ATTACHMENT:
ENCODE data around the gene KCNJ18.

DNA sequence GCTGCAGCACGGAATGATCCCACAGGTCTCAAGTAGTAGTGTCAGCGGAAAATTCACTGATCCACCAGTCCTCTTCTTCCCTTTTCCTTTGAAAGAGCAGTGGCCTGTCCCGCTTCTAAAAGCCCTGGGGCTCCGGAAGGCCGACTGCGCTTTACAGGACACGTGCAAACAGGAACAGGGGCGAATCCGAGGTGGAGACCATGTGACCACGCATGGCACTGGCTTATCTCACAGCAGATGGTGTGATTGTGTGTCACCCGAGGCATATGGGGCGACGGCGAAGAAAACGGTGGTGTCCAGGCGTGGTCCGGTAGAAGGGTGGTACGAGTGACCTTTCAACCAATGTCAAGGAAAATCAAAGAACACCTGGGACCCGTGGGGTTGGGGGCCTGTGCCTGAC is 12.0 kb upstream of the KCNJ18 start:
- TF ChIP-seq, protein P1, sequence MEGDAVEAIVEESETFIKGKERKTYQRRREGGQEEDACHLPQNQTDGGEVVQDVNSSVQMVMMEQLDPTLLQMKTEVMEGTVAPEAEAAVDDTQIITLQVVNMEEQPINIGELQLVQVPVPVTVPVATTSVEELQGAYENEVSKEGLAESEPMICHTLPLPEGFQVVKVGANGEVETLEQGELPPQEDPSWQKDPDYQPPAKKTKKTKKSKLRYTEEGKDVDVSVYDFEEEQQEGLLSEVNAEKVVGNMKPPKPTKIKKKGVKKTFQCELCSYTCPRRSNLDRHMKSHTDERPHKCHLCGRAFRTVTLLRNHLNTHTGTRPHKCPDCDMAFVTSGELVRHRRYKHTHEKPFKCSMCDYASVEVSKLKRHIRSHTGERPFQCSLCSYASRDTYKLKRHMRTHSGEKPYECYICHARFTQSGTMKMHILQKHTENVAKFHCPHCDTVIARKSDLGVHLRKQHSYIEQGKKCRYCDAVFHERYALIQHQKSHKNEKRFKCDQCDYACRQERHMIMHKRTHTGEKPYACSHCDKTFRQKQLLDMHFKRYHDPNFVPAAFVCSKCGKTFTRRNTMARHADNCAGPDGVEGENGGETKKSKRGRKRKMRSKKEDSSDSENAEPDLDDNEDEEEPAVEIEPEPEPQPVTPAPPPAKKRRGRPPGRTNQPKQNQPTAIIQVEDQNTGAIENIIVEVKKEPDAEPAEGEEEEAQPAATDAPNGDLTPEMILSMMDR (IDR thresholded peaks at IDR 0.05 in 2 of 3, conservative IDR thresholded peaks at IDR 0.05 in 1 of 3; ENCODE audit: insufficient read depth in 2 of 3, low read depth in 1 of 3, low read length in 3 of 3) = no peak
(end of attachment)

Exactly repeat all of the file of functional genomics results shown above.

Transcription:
ENCODE data around the gene KCNJ18.

DNA sequence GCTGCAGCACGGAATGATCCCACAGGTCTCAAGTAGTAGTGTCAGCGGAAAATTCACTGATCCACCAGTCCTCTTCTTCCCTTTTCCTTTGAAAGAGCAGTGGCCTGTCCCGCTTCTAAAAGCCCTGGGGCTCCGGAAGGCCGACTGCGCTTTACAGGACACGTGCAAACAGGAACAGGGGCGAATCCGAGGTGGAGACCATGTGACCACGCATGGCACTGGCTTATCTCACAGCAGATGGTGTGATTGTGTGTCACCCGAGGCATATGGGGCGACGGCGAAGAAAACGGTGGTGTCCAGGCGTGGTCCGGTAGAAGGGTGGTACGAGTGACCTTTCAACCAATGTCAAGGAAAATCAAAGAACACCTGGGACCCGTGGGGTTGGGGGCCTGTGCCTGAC is 12.0 kb upstream of the KCNJ18 start:
- TF ChIP-seq, protein P1, sequence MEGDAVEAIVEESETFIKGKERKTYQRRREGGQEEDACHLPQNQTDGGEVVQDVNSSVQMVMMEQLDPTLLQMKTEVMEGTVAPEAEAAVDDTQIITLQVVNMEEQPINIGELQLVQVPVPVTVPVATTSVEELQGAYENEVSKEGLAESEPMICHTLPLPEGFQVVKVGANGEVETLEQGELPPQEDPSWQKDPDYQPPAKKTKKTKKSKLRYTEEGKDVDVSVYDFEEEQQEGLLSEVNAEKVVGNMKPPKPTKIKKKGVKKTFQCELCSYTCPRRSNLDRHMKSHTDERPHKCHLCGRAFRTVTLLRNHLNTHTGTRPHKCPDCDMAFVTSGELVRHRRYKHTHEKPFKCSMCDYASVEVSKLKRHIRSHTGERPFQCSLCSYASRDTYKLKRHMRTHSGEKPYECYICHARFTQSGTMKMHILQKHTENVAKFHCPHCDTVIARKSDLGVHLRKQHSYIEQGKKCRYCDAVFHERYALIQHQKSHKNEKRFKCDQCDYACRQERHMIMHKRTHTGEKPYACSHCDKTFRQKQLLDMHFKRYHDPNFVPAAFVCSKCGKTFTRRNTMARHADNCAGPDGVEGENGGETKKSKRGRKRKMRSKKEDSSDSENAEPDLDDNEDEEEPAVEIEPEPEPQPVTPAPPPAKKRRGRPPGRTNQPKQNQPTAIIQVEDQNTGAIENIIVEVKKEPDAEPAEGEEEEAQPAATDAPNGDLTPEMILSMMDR (IDR thresholded peaks at IDR 0.05 in 2 of 3, conservative IDR thresholded peaks at IDR 0.05 in 1 of 3; ENCODE audit: insufficient read depth in 2 of 3, low read depth in 1 of 3, low read length in 3 of 3) = no peak